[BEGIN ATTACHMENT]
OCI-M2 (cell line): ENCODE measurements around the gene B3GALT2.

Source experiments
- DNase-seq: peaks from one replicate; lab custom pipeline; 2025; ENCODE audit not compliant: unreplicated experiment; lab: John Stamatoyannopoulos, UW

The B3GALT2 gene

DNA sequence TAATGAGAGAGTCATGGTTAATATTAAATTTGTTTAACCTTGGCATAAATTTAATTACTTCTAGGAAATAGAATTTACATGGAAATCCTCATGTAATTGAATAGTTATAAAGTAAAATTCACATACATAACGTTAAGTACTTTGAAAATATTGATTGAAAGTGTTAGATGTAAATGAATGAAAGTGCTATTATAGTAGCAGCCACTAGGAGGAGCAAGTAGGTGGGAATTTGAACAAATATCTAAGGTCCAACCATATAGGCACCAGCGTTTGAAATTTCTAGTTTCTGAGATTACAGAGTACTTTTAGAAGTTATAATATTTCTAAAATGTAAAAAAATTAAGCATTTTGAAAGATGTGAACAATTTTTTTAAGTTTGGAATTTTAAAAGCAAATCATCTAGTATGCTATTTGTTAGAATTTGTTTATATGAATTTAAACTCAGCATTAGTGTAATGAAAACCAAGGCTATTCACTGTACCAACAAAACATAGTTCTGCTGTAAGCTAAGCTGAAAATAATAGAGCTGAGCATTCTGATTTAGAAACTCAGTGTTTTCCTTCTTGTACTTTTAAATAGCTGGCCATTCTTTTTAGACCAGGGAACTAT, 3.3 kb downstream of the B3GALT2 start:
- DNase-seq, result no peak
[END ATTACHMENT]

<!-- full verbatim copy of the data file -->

OCI-M2 (cell line): ENCODE measurements around the gene B3GALT2.

Source experiments
- DNase-seq: peaks from one replicate; lab custom pipeline; 2025; ENCODE audit not compliant: unreplicated experiment; lab: John Stamatoyannopoulos, UW

The B3GALT2 gene

DNA sequence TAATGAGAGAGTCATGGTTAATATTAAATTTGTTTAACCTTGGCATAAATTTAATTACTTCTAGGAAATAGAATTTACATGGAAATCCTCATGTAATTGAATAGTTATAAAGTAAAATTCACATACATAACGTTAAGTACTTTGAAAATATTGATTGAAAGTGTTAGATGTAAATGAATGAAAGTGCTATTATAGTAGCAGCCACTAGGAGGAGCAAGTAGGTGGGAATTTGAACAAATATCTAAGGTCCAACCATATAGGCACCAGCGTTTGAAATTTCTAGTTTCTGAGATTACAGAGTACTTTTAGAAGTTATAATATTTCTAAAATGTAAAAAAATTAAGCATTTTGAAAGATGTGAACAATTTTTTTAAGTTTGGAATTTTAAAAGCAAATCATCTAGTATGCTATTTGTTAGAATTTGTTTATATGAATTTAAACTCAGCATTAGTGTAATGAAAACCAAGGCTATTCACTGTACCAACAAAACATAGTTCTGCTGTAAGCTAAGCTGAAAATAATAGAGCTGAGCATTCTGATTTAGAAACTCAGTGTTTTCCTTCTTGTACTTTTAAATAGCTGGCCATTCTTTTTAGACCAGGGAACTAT, 3.3 kb downstream of the B3GALT2 start:
- DNase-seq, result no peak